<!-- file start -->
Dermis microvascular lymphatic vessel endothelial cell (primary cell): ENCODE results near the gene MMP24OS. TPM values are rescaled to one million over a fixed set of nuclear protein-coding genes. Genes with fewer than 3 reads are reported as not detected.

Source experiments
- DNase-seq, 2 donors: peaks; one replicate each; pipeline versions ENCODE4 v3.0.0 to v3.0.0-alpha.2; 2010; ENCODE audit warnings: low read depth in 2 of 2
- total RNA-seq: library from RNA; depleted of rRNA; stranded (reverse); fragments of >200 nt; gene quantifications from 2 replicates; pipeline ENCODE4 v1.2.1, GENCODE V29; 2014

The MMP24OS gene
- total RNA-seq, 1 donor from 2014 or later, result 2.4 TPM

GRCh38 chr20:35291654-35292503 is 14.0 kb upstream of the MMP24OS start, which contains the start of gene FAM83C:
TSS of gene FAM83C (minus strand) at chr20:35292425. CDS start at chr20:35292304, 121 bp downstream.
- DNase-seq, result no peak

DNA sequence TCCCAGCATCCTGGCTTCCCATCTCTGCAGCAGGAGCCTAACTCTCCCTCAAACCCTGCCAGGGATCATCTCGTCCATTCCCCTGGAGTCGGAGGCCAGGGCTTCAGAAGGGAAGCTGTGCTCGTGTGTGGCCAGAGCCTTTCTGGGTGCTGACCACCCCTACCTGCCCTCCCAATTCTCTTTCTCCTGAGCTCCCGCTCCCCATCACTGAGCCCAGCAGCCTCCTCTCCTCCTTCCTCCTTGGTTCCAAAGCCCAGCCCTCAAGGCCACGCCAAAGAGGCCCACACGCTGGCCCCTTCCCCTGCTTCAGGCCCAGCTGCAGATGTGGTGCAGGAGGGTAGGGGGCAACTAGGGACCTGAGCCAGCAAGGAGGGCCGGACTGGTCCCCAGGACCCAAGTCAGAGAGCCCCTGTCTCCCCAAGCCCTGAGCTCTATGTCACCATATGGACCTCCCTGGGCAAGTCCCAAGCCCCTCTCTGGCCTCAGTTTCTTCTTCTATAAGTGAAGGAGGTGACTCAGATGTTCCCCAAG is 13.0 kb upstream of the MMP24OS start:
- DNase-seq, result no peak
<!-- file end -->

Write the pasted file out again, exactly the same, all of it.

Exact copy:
Dermis microvascular lymphatic vessel endothelial cell (primary cell): ENCODE results near the gene MMP24OS. TPM values are rescaled to one million over a fixed set of nuclear protein-coding genes. Genes with fewer than 3 reads are reported as not detected.

Source experiments
- DNase-seq, 2 donors: peaks; one replicate each; pipeline versions ENCODE4 v3.0.0 to v3.0.0-alpha.2; 2010; ENCODE audit warnings: low read depth in 2 of 2
- total RNA-seq: library from RNA; depleted of rRNA; stranded (reverse); fragments of >200 nt; gene quantifications from 2 replicates; pipeline ENCODE4 v1.2.1, GENCODE V29; 2014

The MMP24OS gene
- total RNA-seq, 1 donor from 2014 or later, result 2.4 TPM

GRCh38 chr20:35291654-35292503 is 14.0 kb upstream of the MMP24OS start, which contains the start of gene FAM83C:
TSS of gene FAM83C (minus strand) at chr20:35292425. CDS start at chr20:35292304, 121 bp downstream.
- DNase-seq, result no peak

DNA sequence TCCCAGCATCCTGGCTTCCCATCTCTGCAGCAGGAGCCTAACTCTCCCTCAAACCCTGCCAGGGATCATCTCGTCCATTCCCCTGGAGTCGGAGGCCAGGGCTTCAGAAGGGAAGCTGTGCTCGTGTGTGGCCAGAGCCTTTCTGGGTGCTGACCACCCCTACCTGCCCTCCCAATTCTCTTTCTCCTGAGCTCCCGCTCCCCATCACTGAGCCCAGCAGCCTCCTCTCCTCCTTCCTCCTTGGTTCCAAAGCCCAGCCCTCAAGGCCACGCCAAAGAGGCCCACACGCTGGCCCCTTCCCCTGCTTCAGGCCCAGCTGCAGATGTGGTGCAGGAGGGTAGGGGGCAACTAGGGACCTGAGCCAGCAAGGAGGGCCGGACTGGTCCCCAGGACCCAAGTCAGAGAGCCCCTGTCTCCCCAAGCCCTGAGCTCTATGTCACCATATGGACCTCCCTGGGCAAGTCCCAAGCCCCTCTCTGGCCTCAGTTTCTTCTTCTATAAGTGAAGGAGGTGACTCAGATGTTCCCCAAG is 13.0 kb upstream of the MMP24OS start:
- DNase-seq, result no peak